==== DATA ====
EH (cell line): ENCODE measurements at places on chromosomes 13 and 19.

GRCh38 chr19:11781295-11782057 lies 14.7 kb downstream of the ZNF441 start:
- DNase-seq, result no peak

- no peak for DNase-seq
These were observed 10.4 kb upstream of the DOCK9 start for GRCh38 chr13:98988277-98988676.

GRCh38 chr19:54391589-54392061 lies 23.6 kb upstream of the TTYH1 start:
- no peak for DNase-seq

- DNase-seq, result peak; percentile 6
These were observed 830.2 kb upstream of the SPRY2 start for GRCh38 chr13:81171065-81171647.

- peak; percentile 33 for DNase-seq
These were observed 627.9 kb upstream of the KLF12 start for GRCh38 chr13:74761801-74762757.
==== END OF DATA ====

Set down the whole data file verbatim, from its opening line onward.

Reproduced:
EH (cell line): ENCODE measurements at places on chromosomes 13 and 19.

GRCh38 chr19:11781295-11782057 lies 14.7 kb downstream of the ZNF441 start:
- DNase-seq, result no peak

- no peak for DNase-seq
These were observed 10.4 kb upstream of the DOCK9 start for GRCh38 chr13:98988277-98988676.

GRCh38 chr19:54391589-54392061 lies 23.6 kb upstream of the TTYH1 start:
- no peak for DNase-seq

- DNase-seq, result peak; percentile 6
These were observed 830.2 kb upstream of the SPRY2 start for GRCh38 chr13:81171065-81171647.

- peak; percentile 33 for DNase-seq
These were observed 627.9 kb upstream of the KLF12 start for GRCh38 chr13:74761801-74762757.